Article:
Whom do you want to nominate Justices for the Supreme Court in the next four years? No issue is more vital in the race between Democrat Al Gore and Republican George W. Bush–repeat, no issue is more important than the makeup of the next Supreme Court–and therefore the future outlook for reproductive rights, civil rights, campaign finance reform, environmental protection and perhaps much, much more.
No issue is more crucial, for two reasons. First, no matter what the next President or Congress may do or think, among the three branches of the federal government, the Supreme Court is often first among supposed equals, wielding more authority than either of its counterparts through its power to declare unconstitutional the actions of Presidents (such as Harry Truman's seizure of the steel mills in 1952), as well as enactments of Congress or the state legislatures (such as those attempting to validate prayer in public schools).
It was the Supreme Court, of course, that held in Brown v. Board of Education in 1954, one of its most historic decisions, that public school segregation violated the Constitution. That decision opened not just the schoolhouse door but the gate to the modern civil rights movement, which in the past half-century has so nearly transformed the nation.
It was the same Court, however–different Justices in different times, but with the same powers–that in 1896 upheld a Louisiana "separate but equal" law, ushering in the six long decades of racial segregation that were not effectively ended until Brown (and not even then, in some areas). Even earlier, in 1857, the Court's infamous Dred Scott decision held that black people had no rights white people were bound to respect and that Congress could not prohibit slavery in the territories. The Civil War followed not long after.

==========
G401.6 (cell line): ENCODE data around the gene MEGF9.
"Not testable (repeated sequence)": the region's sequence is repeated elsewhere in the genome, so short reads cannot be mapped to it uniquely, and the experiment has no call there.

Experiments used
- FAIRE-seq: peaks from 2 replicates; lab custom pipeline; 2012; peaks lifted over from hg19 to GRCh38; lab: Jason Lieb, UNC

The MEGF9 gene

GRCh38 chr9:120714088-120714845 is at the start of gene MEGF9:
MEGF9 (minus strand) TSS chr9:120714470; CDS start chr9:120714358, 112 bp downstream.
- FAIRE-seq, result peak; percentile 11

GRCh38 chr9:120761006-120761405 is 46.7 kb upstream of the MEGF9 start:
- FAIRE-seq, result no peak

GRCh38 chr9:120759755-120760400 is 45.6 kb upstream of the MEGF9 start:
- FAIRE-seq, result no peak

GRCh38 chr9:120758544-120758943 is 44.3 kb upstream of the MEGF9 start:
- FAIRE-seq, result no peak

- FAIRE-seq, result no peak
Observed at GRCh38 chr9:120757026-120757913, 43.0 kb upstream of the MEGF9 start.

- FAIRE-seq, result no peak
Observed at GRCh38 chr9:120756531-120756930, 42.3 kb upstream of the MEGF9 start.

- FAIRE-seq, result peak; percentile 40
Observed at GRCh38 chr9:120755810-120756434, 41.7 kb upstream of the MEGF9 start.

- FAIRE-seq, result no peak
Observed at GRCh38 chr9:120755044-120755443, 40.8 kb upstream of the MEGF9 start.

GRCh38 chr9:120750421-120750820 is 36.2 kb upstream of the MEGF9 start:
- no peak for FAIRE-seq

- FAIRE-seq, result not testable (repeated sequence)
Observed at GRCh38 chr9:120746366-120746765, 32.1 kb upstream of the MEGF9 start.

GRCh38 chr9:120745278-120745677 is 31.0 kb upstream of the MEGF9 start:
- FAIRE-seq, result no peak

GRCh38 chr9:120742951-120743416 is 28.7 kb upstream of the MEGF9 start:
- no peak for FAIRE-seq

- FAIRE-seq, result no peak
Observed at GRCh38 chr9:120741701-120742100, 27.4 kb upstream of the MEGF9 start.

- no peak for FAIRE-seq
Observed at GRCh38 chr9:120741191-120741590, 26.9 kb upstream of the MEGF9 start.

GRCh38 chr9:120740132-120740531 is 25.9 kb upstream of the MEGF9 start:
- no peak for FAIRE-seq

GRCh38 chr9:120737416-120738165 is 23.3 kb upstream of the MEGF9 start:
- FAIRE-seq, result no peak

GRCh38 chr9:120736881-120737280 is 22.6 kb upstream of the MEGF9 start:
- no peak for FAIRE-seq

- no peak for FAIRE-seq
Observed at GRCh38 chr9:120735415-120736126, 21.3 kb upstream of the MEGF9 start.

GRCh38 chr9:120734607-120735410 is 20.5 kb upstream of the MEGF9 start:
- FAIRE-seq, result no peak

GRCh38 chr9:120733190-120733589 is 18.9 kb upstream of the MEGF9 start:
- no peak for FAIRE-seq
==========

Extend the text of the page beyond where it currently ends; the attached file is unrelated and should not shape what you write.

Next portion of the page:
So despite the enmity earned in the twentieth century by the Warren Court in the fifties and sixties for its controversial decisions (Brown, Miranda, Baker v. Carr), the Supreme Court has not always been–and need not necessarily be in the future–a bulwark of liberal attitudes. In the thirties, in fact, Franklin Roosevelt undertook his ill-fated "court-packing" scheme because of a series of Court rulings–such as one finding unconstitutional his National Industrial Recovery Act–that he thought were crippling his New Deal programs. In perhaps his worst political defeat, FDR failed to "pack" the Court, but the threat may have achieved his objective in several subsequent decisions–upholding, for example, federal power to prohibit shipment in interstate commerce of goods manufactured in violation of wage-and-hour laws. This was a startling about-face from an earlier ruling.
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